For over 30 years, there have been reports in the published literature that point to the relatively greater burden of morbidity and mortality of diabetes in indigenous Australian populations. Local and international data that show the epidemic of diabetes in indigenous communities are generally interpreted in the context of rapid lifestyle transition following colonization, despite some interest in the role of birthweight and prenatal factors. The most immediate, drastic and discernible changes have been observed in contexts where ‘hunter-gatherer’ modes of living have been relatively recently replaced by sedentary lifestyles in centralized settlements.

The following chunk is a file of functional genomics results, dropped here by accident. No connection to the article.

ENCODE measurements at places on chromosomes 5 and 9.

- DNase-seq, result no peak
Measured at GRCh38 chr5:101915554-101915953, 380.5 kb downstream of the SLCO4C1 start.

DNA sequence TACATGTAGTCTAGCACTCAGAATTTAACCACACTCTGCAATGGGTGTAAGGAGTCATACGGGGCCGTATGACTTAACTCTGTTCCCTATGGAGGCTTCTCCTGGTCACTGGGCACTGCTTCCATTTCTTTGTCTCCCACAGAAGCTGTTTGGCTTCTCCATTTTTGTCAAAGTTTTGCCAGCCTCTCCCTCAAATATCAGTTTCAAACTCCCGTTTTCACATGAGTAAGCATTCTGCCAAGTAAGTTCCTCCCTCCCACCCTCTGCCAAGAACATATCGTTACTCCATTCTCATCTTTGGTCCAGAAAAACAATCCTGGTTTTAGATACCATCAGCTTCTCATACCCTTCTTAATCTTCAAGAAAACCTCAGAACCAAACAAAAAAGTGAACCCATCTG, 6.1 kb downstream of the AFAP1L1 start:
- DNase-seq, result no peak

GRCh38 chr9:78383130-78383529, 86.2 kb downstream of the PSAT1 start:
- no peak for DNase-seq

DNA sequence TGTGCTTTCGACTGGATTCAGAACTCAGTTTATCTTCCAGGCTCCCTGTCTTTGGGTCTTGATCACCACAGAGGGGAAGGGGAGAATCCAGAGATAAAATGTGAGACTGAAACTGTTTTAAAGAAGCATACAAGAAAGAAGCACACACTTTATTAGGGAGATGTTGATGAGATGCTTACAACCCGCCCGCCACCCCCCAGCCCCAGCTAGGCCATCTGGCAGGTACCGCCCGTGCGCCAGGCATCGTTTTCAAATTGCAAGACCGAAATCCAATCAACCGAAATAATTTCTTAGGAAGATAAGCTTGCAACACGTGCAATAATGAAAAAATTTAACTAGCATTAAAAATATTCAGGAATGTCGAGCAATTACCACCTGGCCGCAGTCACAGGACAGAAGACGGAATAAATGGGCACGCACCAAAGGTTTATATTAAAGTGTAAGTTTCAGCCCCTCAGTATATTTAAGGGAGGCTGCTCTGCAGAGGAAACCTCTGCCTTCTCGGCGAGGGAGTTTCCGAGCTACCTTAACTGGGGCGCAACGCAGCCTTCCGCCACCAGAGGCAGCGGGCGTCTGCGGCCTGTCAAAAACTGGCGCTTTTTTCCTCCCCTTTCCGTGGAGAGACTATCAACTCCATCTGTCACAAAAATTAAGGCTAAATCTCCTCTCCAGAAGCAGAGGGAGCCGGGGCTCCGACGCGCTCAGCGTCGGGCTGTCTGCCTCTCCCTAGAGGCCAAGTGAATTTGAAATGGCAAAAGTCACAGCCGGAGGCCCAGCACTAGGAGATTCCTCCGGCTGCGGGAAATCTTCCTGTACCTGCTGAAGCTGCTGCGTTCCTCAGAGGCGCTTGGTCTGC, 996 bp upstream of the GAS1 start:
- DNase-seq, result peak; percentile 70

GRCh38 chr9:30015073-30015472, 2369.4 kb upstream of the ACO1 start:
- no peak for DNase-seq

This focus on the effect of diabetes on the health of indigenous people who live in those areas of Australia that are usually classified as remote is not without justification, given the effect of this disease on the physical and social well-being of such communities. However, there has been a lack of attention paid to those relatively more urbanized indigenous Australians who have a longer history of colonization and live in less discrete and easily discernable communities. This bias may reflect an assumption that the health disadvantage of indigenous peoples in urban areas is lessened by better access to primary, secondary and tertiary health services. It also possibly reflects some of the challenges of undertaking research in these contexts.